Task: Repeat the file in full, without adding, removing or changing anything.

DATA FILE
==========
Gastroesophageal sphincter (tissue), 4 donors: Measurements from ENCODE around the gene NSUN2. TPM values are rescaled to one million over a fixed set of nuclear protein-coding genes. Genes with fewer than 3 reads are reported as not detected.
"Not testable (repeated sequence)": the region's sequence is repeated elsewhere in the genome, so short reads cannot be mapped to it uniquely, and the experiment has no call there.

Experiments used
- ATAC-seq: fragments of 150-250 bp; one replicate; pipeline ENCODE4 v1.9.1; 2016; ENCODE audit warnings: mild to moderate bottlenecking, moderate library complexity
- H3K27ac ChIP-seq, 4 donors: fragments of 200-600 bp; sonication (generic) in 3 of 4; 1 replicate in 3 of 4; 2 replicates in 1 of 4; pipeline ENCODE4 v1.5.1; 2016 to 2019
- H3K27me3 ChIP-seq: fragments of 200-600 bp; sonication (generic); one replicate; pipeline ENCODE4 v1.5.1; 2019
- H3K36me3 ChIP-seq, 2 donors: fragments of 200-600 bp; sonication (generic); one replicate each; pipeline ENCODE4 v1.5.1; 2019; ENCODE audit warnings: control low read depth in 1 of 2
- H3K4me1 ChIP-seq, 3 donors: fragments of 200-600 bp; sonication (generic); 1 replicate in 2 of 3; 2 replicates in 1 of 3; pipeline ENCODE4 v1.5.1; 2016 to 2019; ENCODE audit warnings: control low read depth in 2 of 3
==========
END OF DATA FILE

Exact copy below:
Gastroesophageal sphincter (tissue), 4 donors: Measurements from ENCODE around the gene NSUN2. TPM values are rescaled to one million over a fixed set of nuclear protein-coding genes. Genes with fewer than 3 reads are reported as not detected.
"Not testable (repeated sequence)": the region's sequence is repeated elsewhere in the genome, so short reads cannot be mapped to it uniquely, and the experiment has no call there.

Experiments used
- ATAC-seq: fragments of 150-250 bp; one replicate; pipeline ENCODE4 v1.9.1; 2016; ENCODE audit warnings: mild to moderate bottlenecking, moderate library complexity
- H3K27ac ChIP-seq, 4 donors: fragments of 200-600 bp; sonication (generic) in 3 of 4; 1 replicate in 3 of 4; 2 replicates in 1 of 4; pipeline ENCODE4 v1.5.1; 2016 to 2019
- H3K27me3 ChIP-seq: fragments of 200-600 bp; sonication (generic); one replicate; pipeline ENCODE4 v1.5.1; 2019
- H3K36me3 ChIP-seq, 2 donors: fragments of 200-600 bp; sonication (generic); one replicate each; pipeline ENCODE4 v1.5.1; 2019; ENCODE audit warnings: control low read depth in 1 of 2
- H3K4me1 ChIP-seq, 3 donors: fragments of 200-600 bp; sonication (generic); 1 replicate in 2 of 3; 2 replicates in 1 of 3; pipeline ENCODE4 v1.5.1; 2016 to 2019; ENCODE audit warnings: control low read depth in 2 of 3